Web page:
Skip to 0 minutes and 4 secondsMELISSA CASTAN: So intellectual property is a system to try and regulate ownership of non-tangible property. And it's designed to give certainty to people's rights and responsibilities regarding ideas and manifestation of those ideas. We're trying to resolve disputes about issues like, who owns my artwork? Or if I publish an article, who owns that? Is that my property, or is it the publisher's property? If I post a video on YouTube, does belong to YouTube, or does it belong to me the artists? So there's lot of issues that are evolving now about the scope of intellectual property, and how issues will be resolved in these new demands. DR.
Skip to 0 minutes and 42 secondsSTEPHEN GRAY: The world needs intellectual property laws, particularly a world of new media, because people want to get some benefit and some return for their creations. And in the artistic world, in the inventive world, creativity is extremely important. It's important to business. It's incredibly important in the 21st century world. If you have created a piece of music, for example, or you've written a book, or you've invented something, then most likely, you want to get some sort of return. People spend years and years of their lives, and a great deal of money invested in creating works of intellectual property. And it's only natural that you would expect some kind of a benefit out of that.
Skip to 1 minute and 21 secondsYou've got to balance that, of course. Intellectual property law has to strike a balance between the interests of the creator of the work, and the interests of the rest of the world, including competitors who might like to create something similar, or compete. In Australia, there are four main statutory regimes for intellectual property. And that applies in other common law countries as well, and many other countries around the world. So firstly, there's copyright, which only protects artistic works, creative works. Then there's the Designs Act, designs registration that protects generally industrial type designs. Then there's patents. And that's designed to protect inventions. So if you invent something, then you would seek patent protection for it.
Skip to 2 minutes and 5 secondsAnd finally, the [INAUDIBLE] regime of trademarks law, which has the goal of protecting people's business trademarks, the value of those sort of things, the commercial value. Intellectual property protection is a very traditionally Western oriented kind of law. I guess it developed out of the European Enlightenment, or around the same time at least, the 19th century set of laws. It was designed very much to protect the works of individuals who had created something. And it was based upon this notion that you have created something that's original when you write a novel, or whatever it is.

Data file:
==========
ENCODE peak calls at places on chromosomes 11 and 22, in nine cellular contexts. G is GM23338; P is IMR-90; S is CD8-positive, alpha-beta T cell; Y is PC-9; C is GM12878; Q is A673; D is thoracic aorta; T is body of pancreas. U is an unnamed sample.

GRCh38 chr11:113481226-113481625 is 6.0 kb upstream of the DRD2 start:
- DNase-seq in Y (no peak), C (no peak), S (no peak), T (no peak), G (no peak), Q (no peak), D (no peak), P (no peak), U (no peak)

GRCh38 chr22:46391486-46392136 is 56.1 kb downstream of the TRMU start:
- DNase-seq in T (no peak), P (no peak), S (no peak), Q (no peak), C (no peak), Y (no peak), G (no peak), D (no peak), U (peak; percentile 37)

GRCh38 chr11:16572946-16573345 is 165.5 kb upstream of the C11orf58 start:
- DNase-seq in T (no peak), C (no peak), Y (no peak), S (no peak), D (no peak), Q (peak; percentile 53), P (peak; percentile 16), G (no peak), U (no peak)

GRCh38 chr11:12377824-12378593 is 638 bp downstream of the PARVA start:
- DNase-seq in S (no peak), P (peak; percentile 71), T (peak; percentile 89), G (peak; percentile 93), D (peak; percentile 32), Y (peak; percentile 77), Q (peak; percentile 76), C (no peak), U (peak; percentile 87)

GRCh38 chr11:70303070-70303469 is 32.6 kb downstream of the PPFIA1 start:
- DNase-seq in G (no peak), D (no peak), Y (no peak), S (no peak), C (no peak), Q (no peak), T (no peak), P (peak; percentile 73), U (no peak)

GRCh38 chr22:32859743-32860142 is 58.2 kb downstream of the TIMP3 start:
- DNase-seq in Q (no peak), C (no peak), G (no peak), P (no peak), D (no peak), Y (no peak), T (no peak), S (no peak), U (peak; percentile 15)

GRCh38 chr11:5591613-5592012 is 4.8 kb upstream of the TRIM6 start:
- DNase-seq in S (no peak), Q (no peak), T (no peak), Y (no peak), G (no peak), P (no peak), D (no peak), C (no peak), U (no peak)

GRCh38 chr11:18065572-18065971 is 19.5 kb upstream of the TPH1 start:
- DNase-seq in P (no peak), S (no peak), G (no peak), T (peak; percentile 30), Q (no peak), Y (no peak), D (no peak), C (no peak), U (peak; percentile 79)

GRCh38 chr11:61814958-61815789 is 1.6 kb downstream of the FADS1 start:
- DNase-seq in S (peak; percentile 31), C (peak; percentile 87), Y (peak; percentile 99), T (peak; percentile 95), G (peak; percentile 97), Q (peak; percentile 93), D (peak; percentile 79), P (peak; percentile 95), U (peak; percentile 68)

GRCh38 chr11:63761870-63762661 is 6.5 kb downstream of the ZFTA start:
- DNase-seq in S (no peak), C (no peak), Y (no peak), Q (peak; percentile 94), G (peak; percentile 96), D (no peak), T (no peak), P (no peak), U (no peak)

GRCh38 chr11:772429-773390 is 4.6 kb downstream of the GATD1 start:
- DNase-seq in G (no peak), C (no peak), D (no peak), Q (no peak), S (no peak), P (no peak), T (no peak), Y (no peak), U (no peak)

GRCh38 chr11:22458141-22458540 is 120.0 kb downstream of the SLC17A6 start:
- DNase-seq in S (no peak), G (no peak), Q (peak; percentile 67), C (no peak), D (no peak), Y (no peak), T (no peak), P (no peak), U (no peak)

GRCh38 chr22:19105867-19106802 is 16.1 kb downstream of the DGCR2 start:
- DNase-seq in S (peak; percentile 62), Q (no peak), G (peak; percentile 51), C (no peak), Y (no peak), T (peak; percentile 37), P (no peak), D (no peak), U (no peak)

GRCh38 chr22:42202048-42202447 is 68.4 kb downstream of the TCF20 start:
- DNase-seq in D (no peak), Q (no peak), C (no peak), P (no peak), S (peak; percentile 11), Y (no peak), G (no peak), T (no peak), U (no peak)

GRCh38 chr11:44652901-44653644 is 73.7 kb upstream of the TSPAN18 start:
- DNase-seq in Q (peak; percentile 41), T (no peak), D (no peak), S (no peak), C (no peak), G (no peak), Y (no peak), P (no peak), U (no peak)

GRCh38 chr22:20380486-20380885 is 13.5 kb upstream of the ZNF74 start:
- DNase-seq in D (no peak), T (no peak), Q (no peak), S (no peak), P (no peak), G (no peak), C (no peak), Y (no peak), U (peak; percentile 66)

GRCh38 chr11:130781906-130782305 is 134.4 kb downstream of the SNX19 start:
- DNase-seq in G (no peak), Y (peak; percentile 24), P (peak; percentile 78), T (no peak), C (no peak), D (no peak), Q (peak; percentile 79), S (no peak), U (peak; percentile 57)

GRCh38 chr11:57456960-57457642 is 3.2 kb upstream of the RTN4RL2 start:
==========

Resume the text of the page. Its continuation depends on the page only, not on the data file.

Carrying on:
Skip to 2 minutes and 49 secondsNow that may suit Western norms quite well in some ways, although you might argue that the 21st century is actually different in its treatment of creative works, the ease with which we can disseminate everything all around the world in the blink of an eye, or that the advent of the internet, or of computer technology, has really changed the nature of intellectual property. But it's also interesting and important to bear in mind that other cultures outside the West may see cultural heritage in very different ways. And so we've seen resistance, I guess, in many countries to imposition of these standard forms of intellectual property protection based on Western norms.
Skip to 3 minutes and 35 secondsSo in Australia, indigenous people have argued that actually they own works collectively. And they own works through membership of a clan that exists from sort of time immemorial. So that's a very different way of looking at intellectual property. And it's been a real challenge for Western loyalists to try to understand and accommodate those very different ways of seeing the world within, and alongside, the Western traditional framework.
Introduction to intellectual property law
Watch Melissa (Deputy Director, Castan Centre for Human Rights Law & Senior Lecturer, Faculty of Law) and Stephen (Senior Lecturer, Faculty of Law) talk about intellectual property law, its function and how it seeks to organise, control and regulate a range of creative, inventive and innovative expression.
It’s important for you to know that the parliament in your home country will have likely set out what the law is in each of these areas through statutory law and regulation. You will need to look up and find these laws to apply the knowledge we are about to explain to your local area, or jurisdiction. You can also get in contact with your country’s government regulator or registration department to check what are the intellectual property laws that apply to you.
Within the Comments, consider sharing with other learners your thoughts on the following question:
Do you believe that, on the whole, intellectual property law has struck the right balance of protecting private property rights of creators and the achieving the collective good of society?
Don’t forget to contribute to the discussion by reviewing the comments made by other learners, making sure you provide constructive feedback and commentary. Remember you can also ‘like’ comments or follow other learners throughout the course.
Go to Downloads for a link to Intellectual property law, a document that provides more detail on copyright, trademarks, patents, confidentiality agreements and contracts.
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